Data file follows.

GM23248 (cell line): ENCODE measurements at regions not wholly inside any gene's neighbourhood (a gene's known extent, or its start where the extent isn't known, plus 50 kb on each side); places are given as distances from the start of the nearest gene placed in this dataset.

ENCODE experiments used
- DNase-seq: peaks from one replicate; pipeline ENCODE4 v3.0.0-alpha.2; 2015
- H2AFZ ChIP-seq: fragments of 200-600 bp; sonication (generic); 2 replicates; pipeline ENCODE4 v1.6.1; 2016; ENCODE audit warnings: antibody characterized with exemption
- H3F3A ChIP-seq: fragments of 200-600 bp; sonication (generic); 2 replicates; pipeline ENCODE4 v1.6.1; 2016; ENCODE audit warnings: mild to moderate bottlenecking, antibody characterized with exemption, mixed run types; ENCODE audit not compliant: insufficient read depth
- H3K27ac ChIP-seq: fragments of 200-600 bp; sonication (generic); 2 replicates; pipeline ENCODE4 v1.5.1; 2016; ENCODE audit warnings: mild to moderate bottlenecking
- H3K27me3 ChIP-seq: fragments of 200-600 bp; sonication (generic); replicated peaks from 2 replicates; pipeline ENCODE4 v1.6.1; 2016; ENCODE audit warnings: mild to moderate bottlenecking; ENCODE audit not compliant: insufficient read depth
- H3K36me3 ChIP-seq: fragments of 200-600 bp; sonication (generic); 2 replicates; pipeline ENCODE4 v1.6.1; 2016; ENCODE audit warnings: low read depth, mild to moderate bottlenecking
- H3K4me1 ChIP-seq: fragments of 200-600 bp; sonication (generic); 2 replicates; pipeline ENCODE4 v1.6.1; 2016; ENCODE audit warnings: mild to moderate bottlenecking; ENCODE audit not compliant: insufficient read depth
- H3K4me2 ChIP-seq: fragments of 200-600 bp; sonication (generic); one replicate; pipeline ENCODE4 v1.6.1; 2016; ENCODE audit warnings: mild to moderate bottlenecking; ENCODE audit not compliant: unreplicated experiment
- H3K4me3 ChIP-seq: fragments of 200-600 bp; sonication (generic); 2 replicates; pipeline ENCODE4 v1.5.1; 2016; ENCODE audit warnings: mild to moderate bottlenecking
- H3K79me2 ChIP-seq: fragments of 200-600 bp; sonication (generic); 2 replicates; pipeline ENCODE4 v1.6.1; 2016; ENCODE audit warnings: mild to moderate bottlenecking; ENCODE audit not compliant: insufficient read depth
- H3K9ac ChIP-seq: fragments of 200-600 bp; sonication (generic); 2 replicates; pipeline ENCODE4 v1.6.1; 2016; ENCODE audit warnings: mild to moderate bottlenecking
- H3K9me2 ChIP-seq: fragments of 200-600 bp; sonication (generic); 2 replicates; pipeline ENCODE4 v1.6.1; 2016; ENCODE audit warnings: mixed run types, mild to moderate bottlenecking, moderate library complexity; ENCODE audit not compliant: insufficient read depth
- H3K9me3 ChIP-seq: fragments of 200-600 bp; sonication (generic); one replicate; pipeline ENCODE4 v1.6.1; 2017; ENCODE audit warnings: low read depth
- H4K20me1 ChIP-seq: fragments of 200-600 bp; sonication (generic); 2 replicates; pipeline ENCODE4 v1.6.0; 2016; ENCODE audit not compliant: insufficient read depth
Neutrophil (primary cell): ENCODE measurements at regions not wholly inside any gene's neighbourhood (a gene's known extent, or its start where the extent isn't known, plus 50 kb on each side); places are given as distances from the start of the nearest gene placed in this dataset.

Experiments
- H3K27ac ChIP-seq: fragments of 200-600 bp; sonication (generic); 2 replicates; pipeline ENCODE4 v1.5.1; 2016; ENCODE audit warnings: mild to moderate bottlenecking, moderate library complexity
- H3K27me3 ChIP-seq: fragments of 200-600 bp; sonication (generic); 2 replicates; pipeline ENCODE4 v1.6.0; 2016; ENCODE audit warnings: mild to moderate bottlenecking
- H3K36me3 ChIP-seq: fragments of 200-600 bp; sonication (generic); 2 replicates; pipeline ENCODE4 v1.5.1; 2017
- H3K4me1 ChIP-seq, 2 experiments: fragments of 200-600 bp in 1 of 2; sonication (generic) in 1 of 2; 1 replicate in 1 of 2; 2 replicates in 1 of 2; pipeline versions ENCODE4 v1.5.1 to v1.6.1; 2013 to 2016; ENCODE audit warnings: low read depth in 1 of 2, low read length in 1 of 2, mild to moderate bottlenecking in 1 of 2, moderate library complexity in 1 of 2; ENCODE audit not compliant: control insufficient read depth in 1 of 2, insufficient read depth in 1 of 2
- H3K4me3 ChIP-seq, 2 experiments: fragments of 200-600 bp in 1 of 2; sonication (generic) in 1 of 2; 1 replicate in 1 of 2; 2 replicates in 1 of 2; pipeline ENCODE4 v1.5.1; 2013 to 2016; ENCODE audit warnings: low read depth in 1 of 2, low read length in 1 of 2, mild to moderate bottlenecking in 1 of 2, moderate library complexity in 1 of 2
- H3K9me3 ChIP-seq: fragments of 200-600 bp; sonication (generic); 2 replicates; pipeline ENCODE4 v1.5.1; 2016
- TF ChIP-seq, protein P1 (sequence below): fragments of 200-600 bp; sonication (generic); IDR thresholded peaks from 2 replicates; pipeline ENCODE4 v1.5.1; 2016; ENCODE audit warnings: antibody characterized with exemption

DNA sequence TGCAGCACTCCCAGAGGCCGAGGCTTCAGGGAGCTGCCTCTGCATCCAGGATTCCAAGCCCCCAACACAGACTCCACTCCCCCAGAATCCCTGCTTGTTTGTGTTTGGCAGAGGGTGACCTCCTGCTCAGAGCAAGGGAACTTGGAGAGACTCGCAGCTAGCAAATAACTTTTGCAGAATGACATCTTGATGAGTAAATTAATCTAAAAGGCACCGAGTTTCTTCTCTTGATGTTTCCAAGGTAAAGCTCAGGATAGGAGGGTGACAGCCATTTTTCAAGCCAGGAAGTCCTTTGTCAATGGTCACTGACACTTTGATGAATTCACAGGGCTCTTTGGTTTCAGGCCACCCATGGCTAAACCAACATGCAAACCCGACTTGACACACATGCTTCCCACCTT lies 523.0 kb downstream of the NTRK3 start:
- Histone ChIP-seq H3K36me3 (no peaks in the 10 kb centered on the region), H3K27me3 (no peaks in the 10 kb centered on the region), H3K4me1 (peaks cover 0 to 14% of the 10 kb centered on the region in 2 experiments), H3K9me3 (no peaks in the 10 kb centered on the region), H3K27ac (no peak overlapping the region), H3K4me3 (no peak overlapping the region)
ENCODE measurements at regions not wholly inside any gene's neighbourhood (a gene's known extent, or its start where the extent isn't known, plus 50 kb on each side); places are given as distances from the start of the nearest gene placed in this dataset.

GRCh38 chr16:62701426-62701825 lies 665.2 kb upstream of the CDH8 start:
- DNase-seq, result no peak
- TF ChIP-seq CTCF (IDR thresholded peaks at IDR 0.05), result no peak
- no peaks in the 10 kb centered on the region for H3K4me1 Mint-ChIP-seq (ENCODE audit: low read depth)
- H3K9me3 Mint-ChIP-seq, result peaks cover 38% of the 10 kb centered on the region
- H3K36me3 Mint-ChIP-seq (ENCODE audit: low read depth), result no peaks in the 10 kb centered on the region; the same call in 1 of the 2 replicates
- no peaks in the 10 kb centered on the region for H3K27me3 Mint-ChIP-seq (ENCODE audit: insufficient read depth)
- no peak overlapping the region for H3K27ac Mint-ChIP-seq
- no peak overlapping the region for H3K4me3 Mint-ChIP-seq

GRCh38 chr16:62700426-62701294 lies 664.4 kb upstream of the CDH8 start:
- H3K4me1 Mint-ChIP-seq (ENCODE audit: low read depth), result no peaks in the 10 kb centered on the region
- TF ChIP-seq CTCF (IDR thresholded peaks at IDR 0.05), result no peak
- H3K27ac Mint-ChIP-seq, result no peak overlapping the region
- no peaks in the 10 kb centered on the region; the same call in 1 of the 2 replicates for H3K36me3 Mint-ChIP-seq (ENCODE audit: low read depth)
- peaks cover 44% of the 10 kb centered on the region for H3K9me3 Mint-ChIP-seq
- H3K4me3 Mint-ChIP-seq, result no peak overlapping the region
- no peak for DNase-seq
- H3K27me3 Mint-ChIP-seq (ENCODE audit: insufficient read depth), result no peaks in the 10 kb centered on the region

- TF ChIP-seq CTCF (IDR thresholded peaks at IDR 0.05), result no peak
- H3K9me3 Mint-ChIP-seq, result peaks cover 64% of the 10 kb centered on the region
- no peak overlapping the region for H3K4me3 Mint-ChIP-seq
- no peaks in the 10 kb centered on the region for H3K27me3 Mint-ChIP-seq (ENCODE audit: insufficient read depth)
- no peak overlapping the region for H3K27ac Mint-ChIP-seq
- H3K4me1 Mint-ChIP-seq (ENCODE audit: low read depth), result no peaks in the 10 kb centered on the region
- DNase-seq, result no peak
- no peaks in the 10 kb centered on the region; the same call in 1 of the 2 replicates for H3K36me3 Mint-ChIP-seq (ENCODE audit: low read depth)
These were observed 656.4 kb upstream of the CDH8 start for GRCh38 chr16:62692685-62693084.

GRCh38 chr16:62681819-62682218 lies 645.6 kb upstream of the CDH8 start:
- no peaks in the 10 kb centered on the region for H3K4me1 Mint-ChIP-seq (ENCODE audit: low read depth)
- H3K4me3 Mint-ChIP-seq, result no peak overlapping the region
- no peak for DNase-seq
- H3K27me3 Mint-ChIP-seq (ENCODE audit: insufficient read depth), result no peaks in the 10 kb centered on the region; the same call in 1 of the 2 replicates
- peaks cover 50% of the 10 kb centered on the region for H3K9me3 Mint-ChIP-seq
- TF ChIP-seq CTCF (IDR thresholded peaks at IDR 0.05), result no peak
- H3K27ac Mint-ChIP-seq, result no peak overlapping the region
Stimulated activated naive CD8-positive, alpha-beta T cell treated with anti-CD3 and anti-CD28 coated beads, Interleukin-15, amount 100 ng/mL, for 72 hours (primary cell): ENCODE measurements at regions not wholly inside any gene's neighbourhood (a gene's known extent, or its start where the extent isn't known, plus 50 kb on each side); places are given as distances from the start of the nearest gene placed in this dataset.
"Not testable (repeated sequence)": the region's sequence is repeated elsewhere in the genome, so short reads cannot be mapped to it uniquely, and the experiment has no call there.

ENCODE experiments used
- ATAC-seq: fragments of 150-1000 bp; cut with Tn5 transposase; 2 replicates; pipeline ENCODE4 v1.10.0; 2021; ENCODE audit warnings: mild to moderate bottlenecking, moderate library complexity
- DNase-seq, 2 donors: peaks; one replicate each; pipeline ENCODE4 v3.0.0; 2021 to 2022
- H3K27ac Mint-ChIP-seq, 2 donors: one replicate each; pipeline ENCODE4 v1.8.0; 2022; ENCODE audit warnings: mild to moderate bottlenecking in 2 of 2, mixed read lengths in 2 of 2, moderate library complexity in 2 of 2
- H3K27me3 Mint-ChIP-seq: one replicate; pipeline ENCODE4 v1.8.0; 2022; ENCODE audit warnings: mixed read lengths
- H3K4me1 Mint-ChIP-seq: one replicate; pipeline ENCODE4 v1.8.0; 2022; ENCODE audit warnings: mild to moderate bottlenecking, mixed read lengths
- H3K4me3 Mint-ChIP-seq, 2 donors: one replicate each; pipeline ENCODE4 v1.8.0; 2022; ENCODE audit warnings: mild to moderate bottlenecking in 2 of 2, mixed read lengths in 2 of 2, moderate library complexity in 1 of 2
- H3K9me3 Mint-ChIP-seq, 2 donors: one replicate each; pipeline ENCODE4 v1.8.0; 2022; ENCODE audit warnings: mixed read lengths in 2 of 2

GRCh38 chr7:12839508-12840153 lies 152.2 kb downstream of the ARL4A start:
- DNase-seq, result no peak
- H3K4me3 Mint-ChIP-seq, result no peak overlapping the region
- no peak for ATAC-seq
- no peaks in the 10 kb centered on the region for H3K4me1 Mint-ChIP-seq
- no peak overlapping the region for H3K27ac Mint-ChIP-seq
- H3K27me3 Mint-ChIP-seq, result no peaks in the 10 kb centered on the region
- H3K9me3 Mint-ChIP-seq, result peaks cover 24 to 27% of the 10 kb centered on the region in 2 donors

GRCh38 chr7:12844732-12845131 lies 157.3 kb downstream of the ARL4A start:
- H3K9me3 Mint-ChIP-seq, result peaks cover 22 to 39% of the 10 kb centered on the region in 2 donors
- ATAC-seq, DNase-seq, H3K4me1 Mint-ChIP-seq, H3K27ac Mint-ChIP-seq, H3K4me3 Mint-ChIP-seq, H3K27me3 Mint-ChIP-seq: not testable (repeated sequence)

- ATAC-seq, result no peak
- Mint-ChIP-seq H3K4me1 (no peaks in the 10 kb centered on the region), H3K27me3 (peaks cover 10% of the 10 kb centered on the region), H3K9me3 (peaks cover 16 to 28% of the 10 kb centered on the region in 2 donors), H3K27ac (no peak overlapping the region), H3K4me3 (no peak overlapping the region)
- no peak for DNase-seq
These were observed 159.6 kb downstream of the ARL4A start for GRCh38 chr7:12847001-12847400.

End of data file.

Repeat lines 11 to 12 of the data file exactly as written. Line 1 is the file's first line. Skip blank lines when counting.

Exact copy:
- H3K4me3 ChIP-seq: fragments of 200-600 bp; sonication (generic); 2 replicates; pipeline ENCODE4 v1.5.1; 2016; ENCODE audit warnings: mild to moderate bottlenecking
- H3K79me2 ChIP-seq: fragments of 200-600 bp; sonication (generic); 2 replicates; pipeline ENCODE4 v1.6.1; 2016; ENCODE audit warnings: mild to moderate bottlenecking; ENCODE audit not compliant: insufficient read depth